There are a “small number of Republicans who don't want to support Ukraine, but they don't speak for the majority,” Biden said. And while he said he won’t make any promises, he told reporters he is “hopeful we can get there. I think we can.”

Meanwhile, a U.S. general says Russia has found a way to jam various U.S. precision munitions brought to Ukraine, Defense One’s Sam Skove reported Tuesday. CNN had previously reported some jamming this past May. And leaked U.S. documents also stated that Russia was jamming GPS-guided bombs that the U.S. had given to Ukraine.

Update: Staggering losses for Moscow. Ukraine has allegedly killed or injured 315,000 Russian military personnel since Vladimir Putin’s full-scale invasion began, which is equivalent to about 87% of Russia’s prewar army of about 360,000 soldiers, according to a declassified assessment released Tuesday by the White House’s National Security Council to outlets like the New York Times

Russia has also lost 2,200 of its 3,500 tanks to Ukraine, which has forced the Kremlin to “pull 50 year old T-62 tanks from storage,” the Times reported Tuesday.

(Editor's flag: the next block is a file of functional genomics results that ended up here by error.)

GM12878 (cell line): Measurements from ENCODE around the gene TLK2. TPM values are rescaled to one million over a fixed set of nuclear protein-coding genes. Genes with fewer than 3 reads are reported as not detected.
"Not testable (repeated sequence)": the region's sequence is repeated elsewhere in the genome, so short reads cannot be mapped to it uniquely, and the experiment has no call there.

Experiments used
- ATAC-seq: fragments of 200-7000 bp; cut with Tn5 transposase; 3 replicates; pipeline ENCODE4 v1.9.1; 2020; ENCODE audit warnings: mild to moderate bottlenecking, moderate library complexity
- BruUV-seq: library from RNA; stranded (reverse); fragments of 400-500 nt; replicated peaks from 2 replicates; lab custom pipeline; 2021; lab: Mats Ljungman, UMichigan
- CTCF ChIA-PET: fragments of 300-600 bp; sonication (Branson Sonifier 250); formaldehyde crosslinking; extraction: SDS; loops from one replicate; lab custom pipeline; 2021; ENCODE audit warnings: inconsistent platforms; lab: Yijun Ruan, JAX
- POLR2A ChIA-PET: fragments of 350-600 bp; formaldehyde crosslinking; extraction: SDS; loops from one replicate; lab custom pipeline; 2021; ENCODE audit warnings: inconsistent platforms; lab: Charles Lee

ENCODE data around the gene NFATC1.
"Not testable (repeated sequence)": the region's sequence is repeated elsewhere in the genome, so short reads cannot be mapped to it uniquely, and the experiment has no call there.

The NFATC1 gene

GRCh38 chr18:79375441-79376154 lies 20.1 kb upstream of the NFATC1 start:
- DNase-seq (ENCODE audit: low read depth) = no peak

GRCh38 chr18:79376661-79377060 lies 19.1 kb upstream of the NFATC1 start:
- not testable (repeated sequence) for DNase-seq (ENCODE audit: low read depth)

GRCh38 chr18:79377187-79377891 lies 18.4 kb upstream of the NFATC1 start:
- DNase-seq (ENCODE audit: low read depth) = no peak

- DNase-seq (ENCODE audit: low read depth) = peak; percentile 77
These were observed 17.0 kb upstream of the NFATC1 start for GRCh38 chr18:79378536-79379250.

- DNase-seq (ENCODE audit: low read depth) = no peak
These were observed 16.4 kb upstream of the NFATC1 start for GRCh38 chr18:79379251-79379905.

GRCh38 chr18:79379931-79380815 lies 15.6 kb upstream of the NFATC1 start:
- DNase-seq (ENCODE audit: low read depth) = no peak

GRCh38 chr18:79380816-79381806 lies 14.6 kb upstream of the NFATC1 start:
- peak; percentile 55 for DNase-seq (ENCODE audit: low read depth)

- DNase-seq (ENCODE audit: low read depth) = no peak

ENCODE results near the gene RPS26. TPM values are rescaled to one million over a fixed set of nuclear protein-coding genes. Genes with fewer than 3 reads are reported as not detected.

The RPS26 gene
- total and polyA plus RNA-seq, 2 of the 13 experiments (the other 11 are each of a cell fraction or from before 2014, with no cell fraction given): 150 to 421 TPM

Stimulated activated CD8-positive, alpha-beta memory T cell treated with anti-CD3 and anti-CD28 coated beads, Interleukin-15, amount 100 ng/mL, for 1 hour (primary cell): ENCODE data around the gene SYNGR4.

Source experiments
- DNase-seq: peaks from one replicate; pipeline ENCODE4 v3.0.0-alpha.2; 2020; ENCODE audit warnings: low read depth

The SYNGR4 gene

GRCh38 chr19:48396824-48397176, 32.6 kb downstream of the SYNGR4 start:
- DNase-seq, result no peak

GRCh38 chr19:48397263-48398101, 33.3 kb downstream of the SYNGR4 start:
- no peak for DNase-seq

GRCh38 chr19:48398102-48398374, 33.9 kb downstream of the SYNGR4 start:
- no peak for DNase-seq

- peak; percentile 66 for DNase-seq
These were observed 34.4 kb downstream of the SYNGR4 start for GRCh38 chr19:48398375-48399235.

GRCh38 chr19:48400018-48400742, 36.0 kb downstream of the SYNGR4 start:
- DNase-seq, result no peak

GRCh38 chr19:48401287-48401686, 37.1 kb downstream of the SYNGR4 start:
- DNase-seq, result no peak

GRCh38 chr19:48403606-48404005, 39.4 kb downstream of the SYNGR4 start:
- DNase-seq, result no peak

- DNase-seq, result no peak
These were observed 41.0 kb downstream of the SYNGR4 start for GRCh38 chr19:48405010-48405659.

And just since October, when Russia launched its own offensive to continue invading unoccupied parts of Ukraine, “the Russian military has suffered more than 13,000 casualties along the Avdiivka-Novopavlivka axis and over 220 combat vehicle losses-the equivalent of 6 maneuver battalions in equipment alone,” National Security Council spokeswoman Adrienne Watson said in a statement. 

Why bring this up now? “It is more critical now than ever that we maintain our support for Ukraine so they can continue to hold the line and regain their territory,” Watson said. “Russia seems to believe that a military deadlock through the winter will drain Western support for Ukraine and ultimately give Russia the advantage despite Russian losses and persistent shortages of trained personnel, munitions, and equipment.”